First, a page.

Nowadays, it is pretty easy to file a lawsuit against someone who did something wrong: either to us personally or if they broke specific laws set by the government. However, things were highly different during the 14th to 16th centuries.
It was a time when it was not just humans that could be placed on trial but also pigs, dogs, rats, grasshoppers, and even snails, who people thought did something against people, properties, or God. And animals were no exemption. Here are cases when animals were summoned for trial.
One time in 15th century France, a “young pig” was placed on trial after the infant child of a cowherd was severely mutilated in the face and neck by this murderous swine on a farm east of Paris one day during the spring of 1494.
The case was prosecuted by Jehan Levoisier, who was a licentiate in law, as he claimed. Perhaps not having the ability to defend his actions, the judge declared his verdict,
We, in detestation and horror of the said crime, and to the end that an example be made and justice maintained, have said, judged, sentenced, pronounced and appointed, that the said porker, now detained as a prisoner and confined in the said abbey, shall be by the master of high works hanged and strangled on a gibbet of wood near and adjoinant to the gallows and place of execution.
This was not a unique case, at least in that era, as child-killing swine were apparently a common threat, and numerous pigs had been strung up on the gallows to prevent them from possibly killing the children.
Barthélemy de Chasseneuz was known as an influential lawyer and politician. Not only that, but he was also famous for being the defender of rats in the early 16th century when these furry friends had got into the barley crop and eaten the town’s entire livelihood. The people were not pleased, and a tribunal was called to excommunicate these rats.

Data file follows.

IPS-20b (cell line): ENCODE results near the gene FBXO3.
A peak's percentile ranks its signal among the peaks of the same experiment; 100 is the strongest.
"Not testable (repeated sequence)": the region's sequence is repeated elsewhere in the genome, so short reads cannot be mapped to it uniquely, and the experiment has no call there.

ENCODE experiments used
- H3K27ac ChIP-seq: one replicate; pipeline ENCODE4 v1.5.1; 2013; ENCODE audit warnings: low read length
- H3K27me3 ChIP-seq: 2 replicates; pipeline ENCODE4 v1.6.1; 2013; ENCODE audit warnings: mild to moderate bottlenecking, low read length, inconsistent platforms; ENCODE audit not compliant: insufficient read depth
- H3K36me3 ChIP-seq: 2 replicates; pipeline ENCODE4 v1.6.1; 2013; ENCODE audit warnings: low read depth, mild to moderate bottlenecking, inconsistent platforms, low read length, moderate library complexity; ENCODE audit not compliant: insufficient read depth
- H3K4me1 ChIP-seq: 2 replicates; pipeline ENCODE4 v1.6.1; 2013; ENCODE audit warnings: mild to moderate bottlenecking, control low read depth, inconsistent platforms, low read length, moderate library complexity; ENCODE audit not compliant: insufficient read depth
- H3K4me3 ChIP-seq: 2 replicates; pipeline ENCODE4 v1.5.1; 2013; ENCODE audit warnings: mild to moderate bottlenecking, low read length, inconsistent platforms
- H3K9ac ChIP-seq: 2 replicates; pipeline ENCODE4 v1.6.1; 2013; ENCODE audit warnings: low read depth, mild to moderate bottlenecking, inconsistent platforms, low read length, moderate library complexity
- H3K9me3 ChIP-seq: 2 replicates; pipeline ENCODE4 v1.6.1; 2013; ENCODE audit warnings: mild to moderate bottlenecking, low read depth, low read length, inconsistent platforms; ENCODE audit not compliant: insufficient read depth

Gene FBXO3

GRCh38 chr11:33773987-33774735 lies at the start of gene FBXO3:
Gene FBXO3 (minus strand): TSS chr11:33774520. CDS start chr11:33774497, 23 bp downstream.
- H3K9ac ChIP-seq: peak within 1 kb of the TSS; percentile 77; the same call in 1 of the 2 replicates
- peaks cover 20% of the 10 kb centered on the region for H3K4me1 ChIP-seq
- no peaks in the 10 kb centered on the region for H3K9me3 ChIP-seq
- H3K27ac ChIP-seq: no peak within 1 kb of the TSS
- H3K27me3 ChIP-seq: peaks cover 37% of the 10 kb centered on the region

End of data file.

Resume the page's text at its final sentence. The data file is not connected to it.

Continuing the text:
They summoned them to the court, but none showed up for their court date, which would honestly be more surprising if they did. The tribunal felt it was a blatant disrespect and was ready to try them in absentia. However, the young, ambitious lawyer in the form of de Chasseneuz stood to represent the absentees, which the tribunal agreed to, although begrudgingly so.
After a few weeks, they again summoned these rats, and when they still didn’t show up, de Chasseneuz argued that they asked the rats to travel through miles of cat-infested territory without even trying to ensure they would be safe. Again, the tribunal adjourned, and this time the case was dismissed.
Throughout the Middle Ages in Europe, the church authorities acted as pest controllers, not by using some ancient pesticide but through court-sanctioned bug prosecution. Pope Stephen VI, for instance, used holy water around Rome’s rural outskirts to repel these bugs. They would also release pulpit pronouncements along with trials and sometimes even urged these insects verbally or through writing that they would like the neighboring village much better.
In Switzerland in 1478, seed beetles were prosecuted after they caused havoc on the crops. They tried to reprimand these beetles publicly, but it looked like they were not listening. So, Bishop Lausanne issued a cease-and-desist order. He gave them six days to leave their land, even bashing them by saying they were not even passengers on Noah’s Ark, so they could condemn and excommunicate them as they wished. He also threatened that if they still refused to abandon their village, they would be ordered to appear before the court in Avenches to have them explain their actions.
It was not clear whether the beetles appeared or if they were at all summoned in Avenches, but when they came back the year after, the church started blaming the people by claiming that these pests appeared due to their sins and that the only way to cleanse was by offering bigger tithes.